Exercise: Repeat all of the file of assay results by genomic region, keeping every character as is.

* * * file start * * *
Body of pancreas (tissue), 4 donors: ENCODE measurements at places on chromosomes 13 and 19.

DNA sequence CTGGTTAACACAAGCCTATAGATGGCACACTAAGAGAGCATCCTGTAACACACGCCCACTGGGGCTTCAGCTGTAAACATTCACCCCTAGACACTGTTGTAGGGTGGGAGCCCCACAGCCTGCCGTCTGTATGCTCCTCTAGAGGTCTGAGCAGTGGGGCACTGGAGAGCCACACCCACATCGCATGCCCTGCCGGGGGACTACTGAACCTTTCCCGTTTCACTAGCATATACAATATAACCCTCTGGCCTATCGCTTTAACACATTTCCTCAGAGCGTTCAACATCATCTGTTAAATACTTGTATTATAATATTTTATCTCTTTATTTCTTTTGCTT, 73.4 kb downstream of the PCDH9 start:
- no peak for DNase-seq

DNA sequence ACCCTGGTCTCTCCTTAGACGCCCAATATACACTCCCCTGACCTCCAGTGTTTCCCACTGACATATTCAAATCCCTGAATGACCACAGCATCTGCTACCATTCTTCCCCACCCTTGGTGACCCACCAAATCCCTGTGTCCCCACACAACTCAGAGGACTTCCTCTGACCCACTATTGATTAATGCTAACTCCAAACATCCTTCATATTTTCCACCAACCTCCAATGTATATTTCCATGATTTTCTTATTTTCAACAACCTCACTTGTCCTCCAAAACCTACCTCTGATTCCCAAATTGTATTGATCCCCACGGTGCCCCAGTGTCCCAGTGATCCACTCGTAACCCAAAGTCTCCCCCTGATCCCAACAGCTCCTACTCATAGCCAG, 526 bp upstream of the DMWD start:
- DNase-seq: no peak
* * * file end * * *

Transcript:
Body of pancreas (tissue), 4 donors: ENCODE measurements at places on chromosomes 13 and 19.

DNA sequence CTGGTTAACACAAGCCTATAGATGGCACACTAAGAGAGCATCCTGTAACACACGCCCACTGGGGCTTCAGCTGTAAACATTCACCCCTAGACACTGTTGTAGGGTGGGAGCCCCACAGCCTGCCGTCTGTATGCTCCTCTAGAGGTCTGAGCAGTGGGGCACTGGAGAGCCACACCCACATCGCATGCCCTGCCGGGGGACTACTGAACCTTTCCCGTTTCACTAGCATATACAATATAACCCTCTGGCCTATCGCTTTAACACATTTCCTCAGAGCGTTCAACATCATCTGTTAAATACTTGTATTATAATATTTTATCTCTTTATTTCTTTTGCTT, 73.4 kb downstream of the PCDH9 start:
- no peak for DNase-seq

DNA sequence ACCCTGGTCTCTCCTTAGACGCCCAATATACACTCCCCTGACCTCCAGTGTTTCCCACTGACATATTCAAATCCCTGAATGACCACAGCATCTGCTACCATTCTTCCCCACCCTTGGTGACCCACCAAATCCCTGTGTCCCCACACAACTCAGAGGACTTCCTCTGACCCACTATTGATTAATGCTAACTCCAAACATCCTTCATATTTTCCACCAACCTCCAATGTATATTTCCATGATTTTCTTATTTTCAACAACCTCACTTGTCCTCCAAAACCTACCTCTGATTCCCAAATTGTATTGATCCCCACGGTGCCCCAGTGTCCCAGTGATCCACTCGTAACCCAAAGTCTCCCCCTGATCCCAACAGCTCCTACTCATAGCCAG, 526 bp upstream of the DMWD start:
- DNase-seq: no peak